We have now finished reviewing all of Peter Davison’s – Fifth Doctor episodes, in the episodes section.
Davison’s time in Doctor Who can be summed up as the “almost impossible challenge”. He was brought in to fill the massive shoes of outgoing Doctor – Tom Baker and present a new fresh portrayal of the Doctor. He was also the then youngest actor cast – at only 30 years old.
Episodes like Castrovalva – 1982 and Four To Doomsday – 1982 did little in establishing the new Doctor’s character. Black Orchid – 1982 was a fun romp but didn’t help reaffirm the Fifth Doctor’s “thing” – either.
It was the excellent career definer – Earthshock – 1982, featuring the Cybermen – that finally nailed Davison’s much more accessibly human take on the Fifth Doctor. A world away from Tom Baker’s “olympian” alien detachment.
His companions where a weird bunch at the best of times and not very relatable. Adric was precocious and unlikeable. Tegan was for the most part, a miserable hostage of the Doctor and didn’t want to travel in the Tardis.
Turlough was character assassinated by his turn in The Black Guardian Trilogy and after that, no one fully trusted him again. Only Nyssa, came across as really thoughtful and likeable.
Davison’s time saw a number of big transitional changes in the show. It was finally fully brought into the 80’s – kicking and screaming. The theme music and orchestral incidental music was replaced with electronica. Out went the time tunnel opening credits, for a Davison shaped star-field blend.
The sonic screwdriver was destroyed and companion Tegan was given a character spotlight and the deepest characterisation to date, in The Mara Tales and The Awakening – 1984.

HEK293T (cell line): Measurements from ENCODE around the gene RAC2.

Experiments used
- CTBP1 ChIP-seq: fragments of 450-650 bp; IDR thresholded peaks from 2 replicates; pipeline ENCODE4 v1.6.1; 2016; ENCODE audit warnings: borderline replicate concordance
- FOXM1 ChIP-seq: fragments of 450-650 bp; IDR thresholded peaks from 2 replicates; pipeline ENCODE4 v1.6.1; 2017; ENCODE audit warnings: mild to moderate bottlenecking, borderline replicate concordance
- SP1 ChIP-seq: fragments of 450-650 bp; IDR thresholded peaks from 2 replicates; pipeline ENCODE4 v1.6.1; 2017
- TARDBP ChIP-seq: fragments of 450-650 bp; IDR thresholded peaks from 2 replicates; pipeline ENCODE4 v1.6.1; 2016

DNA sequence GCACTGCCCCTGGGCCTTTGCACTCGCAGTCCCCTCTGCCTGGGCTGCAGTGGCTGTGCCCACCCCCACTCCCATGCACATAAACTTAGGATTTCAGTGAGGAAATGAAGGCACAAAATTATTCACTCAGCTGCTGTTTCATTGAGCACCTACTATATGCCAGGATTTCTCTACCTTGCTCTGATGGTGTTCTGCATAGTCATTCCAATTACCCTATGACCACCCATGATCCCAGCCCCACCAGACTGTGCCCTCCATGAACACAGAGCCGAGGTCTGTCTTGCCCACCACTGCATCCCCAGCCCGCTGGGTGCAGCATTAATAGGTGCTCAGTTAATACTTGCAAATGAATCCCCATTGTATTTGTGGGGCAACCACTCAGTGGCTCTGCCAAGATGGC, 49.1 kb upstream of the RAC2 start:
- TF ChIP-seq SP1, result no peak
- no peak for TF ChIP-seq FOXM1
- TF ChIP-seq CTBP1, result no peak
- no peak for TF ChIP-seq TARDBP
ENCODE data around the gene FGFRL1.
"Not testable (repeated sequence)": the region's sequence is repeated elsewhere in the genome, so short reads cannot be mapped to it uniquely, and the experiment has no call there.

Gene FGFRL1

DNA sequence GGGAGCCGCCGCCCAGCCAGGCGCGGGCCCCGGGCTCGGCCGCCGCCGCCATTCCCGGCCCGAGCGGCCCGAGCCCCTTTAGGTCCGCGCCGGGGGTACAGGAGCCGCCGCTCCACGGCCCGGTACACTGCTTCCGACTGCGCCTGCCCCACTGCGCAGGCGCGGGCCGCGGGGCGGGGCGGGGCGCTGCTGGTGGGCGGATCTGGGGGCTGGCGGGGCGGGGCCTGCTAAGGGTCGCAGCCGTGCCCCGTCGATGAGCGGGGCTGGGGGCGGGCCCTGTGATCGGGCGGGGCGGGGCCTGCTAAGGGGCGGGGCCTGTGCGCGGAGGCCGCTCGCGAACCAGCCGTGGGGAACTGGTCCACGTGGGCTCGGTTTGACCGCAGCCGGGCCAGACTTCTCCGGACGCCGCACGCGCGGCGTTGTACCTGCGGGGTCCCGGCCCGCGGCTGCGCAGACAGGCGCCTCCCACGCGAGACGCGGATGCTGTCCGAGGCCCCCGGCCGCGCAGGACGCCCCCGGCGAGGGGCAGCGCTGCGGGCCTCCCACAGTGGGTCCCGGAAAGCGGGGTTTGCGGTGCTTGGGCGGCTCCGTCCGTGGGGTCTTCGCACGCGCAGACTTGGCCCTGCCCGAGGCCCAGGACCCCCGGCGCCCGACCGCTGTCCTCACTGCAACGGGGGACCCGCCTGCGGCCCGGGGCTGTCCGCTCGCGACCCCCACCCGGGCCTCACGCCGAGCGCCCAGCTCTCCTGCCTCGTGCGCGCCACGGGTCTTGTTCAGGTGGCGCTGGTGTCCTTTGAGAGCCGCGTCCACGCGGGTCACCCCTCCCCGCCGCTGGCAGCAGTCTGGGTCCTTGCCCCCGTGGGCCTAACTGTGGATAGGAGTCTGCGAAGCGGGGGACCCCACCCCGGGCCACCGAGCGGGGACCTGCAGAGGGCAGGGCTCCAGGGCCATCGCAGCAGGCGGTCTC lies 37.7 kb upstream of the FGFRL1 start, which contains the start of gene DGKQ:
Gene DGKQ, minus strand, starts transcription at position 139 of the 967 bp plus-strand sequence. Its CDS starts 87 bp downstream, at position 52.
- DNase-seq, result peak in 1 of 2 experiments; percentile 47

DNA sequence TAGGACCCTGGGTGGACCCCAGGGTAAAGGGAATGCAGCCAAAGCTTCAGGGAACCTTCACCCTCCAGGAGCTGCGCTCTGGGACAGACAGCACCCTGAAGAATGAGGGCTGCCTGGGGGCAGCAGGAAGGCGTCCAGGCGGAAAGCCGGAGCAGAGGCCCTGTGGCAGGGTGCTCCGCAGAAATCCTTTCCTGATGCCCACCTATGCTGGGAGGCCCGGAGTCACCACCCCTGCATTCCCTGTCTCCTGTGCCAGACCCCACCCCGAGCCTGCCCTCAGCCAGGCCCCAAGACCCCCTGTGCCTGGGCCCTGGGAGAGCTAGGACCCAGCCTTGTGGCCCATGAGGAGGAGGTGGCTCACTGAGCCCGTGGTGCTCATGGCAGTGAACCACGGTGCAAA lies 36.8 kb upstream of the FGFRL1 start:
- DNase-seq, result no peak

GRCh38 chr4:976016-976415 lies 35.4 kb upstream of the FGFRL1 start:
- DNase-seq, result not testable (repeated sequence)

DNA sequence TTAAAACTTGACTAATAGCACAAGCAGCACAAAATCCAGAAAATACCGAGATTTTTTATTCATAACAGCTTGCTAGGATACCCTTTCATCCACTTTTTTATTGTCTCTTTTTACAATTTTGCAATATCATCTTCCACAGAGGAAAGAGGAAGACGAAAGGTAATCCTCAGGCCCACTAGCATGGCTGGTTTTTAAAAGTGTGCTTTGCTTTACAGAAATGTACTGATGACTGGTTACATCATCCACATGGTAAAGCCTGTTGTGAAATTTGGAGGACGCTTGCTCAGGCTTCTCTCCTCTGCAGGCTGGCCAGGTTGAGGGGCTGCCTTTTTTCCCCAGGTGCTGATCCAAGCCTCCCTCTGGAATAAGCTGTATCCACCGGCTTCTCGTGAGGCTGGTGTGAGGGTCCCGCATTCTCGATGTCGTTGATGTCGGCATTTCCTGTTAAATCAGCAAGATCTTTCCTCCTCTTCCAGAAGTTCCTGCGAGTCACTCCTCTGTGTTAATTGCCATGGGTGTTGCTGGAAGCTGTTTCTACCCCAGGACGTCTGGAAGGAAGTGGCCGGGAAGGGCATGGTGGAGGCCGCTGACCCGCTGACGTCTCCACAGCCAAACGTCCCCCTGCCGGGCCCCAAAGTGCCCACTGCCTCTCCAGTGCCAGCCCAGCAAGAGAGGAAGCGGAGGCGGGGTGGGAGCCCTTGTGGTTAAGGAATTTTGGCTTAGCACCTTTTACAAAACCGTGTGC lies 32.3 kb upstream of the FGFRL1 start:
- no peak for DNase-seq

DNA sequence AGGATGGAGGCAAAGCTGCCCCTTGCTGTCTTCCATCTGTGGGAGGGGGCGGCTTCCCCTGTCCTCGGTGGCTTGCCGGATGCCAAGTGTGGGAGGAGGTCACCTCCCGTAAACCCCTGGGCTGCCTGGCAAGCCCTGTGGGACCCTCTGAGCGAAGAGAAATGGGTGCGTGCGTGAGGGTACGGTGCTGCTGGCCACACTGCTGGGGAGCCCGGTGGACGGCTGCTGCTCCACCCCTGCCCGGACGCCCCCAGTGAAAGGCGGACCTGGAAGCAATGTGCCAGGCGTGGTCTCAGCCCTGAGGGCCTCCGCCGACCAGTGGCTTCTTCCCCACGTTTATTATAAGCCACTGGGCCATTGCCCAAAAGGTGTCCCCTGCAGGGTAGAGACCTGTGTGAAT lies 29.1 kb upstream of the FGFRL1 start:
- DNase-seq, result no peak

Davison also had the privilege of being the Doctor in charge for the 20th anniversary special; Five Doctor’s – 20th Anniversary Special. A one time only, enjoyable feature length romp through the entire back catalogue of Who.
If his fight against the Cybermen was career defining, then his showing against the Daleks was flat, in Resurrection of the Daleks – 1984. It was contrived and offered no new continuation to either the Doctor or the Dalek’s story, since their previous outing in Tom Baker’s Destiny Of The Daleks – 1979.
The continual re-introduction of The Master, was at times annoying. His overuse was compounded by the productions team insistence on dressing him up as other characters; for a third-act shock reveal!
Which wasn’t shocking, as we could tell it was him all along. He did partially redeem in Planet of Fire – 1984 with an intended swansong, that finally seemed to be written for Ainley’s strengths.
Davison was in retrospect, an excellent choice for the Doctor and he was part of the show, when was still highly regarded.
He left long before the BBC’s axe began to loom over proceedings. His era, (although not as strong as Tom Baker’s era); was a respectable followup, for the Fifth Doctor.